Recently, the NYTimes featured an article entitled, “Can the Cellphone Help End Global Poverty?”, in which it highlighted a new wave of “human behaviour” research funded by cellphone companies such as Nokia in order to tap into less developed markets. The author of the article centers around a series of conversations/interactions with Jan Chipchase, a “user anthropologist” for Nokia, but I will highlight the larger trends presented in the article instead.

According to the article, Asia and Africa are at the cusp of a new wave of technological improvements and access that potentially stand to benefit a significant portion of the poor, underprivileged population (we have highlighted a few key trends here – InternetSpeech, SMS for Blood Donors, Quarter Million Internet Capable Phones, LifeLines Education, Cellphones as a Social Epidemic, and CureHunter). Small improvements in terms of access, suggests the article, can generate exponential returns:

Today, there are more than 3.3 billion mobile-phone subscriptions worldwide, which means that there are at least three billion people who don’t own cellphones, the bulk of them to be found in Africa and Asia. Even the smallest improvements in efficiency, amplified across those additional three billion people, could reshape the global economy in ways that we are just beginning to understand.

To get a sense of how rapidly cellphones are penetrating the global marketplace, you need only to look at the sales figures…Eighty percent of the world’s population now lives within range of a cellular network, which is double the level in 2000. And figures from the International Telecommunications Union show that by the end of 2006, 68 percent of the world’s mobile subscriptions were in developing countries.

How exactly do cellphones contribute to development, you may ask? Well, according to development specialists and business scholars Robert Jensen, cellphones have been proven to augment income:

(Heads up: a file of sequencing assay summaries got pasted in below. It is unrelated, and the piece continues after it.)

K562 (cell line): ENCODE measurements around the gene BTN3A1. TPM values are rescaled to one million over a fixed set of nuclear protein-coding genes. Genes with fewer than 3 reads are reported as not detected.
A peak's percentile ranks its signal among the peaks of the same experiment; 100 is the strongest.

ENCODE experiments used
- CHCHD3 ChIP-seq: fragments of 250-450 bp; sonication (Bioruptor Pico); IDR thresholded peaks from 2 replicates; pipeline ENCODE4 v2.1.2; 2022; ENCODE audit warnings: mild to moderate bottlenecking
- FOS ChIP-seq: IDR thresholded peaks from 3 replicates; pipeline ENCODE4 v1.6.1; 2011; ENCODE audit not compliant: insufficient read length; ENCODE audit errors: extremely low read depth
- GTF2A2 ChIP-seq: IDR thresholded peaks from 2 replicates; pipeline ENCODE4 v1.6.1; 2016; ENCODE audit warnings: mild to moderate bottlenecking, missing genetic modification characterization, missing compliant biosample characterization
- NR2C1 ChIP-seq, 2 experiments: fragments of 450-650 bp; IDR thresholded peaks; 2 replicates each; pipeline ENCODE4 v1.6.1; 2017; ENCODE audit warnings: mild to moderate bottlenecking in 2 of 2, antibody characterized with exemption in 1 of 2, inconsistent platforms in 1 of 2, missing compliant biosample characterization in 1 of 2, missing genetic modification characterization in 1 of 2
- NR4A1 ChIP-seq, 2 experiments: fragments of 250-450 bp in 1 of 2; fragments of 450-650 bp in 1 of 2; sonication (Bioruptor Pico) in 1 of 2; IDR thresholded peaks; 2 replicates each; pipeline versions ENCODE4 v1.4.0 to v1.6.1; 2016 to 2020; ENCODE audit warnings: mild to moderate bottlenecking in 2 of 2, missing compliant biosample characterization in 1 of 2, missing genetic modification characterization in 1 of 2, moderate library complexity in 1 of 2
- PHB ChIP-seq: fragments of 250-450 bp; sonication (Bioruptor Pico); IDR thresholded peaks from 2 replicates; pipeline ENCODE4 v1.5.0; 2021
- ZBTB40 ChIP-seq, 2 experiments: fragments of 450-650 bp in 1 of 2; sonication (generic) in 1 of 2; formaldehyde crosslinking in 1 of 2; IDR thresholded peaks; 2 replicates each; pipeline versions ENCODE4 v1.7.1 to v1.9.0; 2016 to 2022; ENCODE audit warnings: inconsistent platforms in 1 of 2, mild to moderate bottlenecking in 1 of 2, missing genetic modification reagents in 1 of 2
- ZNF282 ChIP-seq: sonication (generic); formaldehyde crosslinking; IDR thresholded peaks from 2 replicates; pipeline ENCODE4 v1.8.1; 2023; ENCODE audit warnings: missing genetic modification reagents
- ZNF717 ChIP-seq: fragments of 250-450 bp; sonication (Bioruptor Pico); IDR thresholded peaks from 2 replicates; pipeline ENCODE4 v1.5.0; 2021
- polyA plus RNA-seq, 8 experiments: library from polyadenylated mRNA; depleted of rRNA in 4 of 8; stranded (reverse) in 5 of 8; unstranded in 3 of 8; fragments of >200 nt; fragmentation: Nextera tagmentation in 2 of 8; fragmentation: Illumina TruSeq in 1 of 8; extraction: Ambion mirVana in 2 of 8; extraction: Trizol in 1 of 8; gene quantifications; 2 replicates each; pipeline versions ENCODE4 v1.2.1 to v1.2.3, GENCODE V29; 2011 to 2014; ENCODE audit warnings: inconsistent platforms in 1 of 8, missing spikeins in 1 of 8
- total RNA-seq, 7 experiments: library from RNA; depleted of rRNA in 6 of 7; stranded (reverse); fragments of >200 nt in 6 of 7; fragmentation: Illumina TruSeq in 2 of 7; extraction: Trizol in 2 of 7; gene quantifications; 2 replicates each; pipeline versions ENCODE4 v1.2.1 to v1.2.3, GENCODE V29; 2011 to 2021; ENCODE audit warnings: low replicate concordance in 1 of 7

Robert Jensen, an economics professor at Harvard University, tracked fishermen off the coast of Kerala in southern India, finding that when they invested in cellphones and started using them to call around to prospective buyers before they’d even got their catch to shore, their profits went up by an average of 8 percent while consumer prices in the local marketplace went down by 4 percent.

In fact, “a 2005 London Business School study extrapolated the effect even further, concluding that for every additional 10 mobile phones per 100 people, a country’s G.D.P. rises 0.5 percent.” Further research by the World Resources Institute, which, in collaboration with the International Finance Corporation, published a report entitled, “The Next Four Billion,” has found that poor families invest a significant amount of their savings in the information-communication technology category. Here are further details from their findings (more after the jump): Continue reading

Headlines Digest

We have decided to condense the headlines to be posted once each workday. Please comment here, if you prefer the Midday and Evening posts.

  • Global Warming and Energy: P. Chindambaram speaks on measures taken by India to combat global warming. In similar news, in Haryana the government has granted a 27 crore contract to a company to build a 6MW biomass power plant.
  • Technology’s Pluses and Minuses: InfoDev new working paper on technology in health highlights both opportunities and challenges with regard to medicine. Also, the Ministry of Rural Development has called out state governments to provide transparent and effective means for their people to express grievances to the government. On the other hand, the advent of computer-aided design has made it difficult for Chirala saree weavers to remain competitive.
  • PPP: The Cabinet Committee on Economic Affairs (CCEA) with the help of the private sector will setup up mini tool rooms to encourage the development of those products that will help small and medium size enterprises work more effectively.
  • Education: The UN will train Indian statisticians via the Internet. Another education article has reported that OBCs have won their 27% quota.

Business Incubation Grants – Call for Proposals from infoDev

infoDev is accepting proposals from organizations under an initiative titled “Promoting ICT-enabled Innovation and Entrepreneurship in Developing Countries through Business incubation.”

Throughout the developing world, innovative entrepreneurs are working to establish businesses that are “ICT-enabled”—offering ICT services or utilizing ICTs as a fundamental aspect of their business model. Business incubators focus on helping entrepreneurs to build competitive businesses through the early, high-risk stages of development. The infoDev Incubator Initiative supports business incubators as well as business incubator networks in developing countries with financial and technical assistance.

There are three categories: start-ups in IDA countries (which includes India), international working groups targeting women, youth, and high growth ICT enterprise development, and regional networks on business incubation. Proposals are due April 15, 2008.